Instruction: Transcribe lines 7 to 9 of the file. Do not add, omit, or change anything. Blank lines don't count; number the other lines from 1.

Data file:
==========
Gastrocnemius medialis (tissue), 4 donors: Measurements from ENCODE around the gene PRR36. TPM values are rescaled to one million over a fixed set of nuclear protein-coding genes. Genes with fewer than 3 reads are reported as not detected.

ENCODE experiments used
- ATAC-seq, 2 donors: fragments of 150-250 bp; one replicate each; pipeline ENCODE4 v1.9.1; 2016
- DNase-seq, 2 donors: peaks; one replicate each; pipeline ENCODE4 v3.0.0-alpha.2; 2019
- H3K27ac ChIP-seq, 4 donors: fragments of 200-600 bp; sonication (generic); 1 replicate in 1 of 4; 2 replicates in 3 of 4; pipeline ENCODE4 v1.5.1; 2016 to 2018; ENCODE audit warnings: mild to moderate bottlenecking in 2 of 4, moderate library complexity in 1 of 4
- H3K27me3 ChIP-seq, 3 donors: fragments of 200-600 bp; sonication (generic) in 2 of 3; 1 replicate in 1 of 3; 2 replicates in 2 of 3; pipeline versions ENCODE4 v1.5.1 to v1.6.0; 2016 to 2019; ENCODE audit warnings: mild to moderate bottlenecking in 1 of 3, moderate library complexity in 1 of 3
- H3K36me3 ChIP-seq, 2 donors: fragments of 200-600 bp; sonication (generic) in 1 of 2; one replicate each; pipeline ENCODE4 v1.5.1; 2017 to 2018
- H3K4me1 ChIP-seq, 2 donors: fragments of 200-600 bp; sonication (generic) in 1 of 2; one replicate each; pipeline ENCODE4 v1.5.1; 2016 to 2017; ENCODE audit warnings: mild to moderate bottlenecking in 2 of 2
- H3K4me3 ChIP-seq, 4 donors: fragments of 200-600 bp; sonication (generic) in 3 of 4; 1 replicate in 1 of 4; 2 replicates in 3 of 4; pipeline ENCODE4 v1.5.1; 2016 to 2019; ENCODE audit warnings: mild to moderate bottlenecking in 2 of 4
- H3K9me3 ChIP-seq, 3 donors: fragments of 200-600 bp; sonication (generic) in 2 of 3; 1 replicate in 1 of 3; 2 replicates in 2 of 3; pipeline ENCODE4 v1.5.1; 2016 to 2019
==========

- H3K36me3 ChIP-seq, 2 donors: fragments of 200-600 bp; sonication (generic) in 1 of 2; one replicate each; pipeline ENCODE4 v1.5.1; 2017 to 2018
- H3K4me1 ChIP-seq, 2 donors: fragments of 200-600 bp; sonication (generic) in 1 of 2; one replicate each; pipeline ENCODE4 v1.5.1; 2016 to 2017; ENCODE audit warnings: mild to moderate bottlenecking in 2 of 2
- H3K4me3 ChIP-seq, 4 donors: fragments of 200-600 bp; sonication (generic) in 3 of 4; 1 replicate in 1 of 4; 2 replicates in 3 of 4; pipeline ENCODE4 v1.5.1; 2016 to 2019; ENCODE audit warnings: mild to moderate bottlenecking in 2 of 4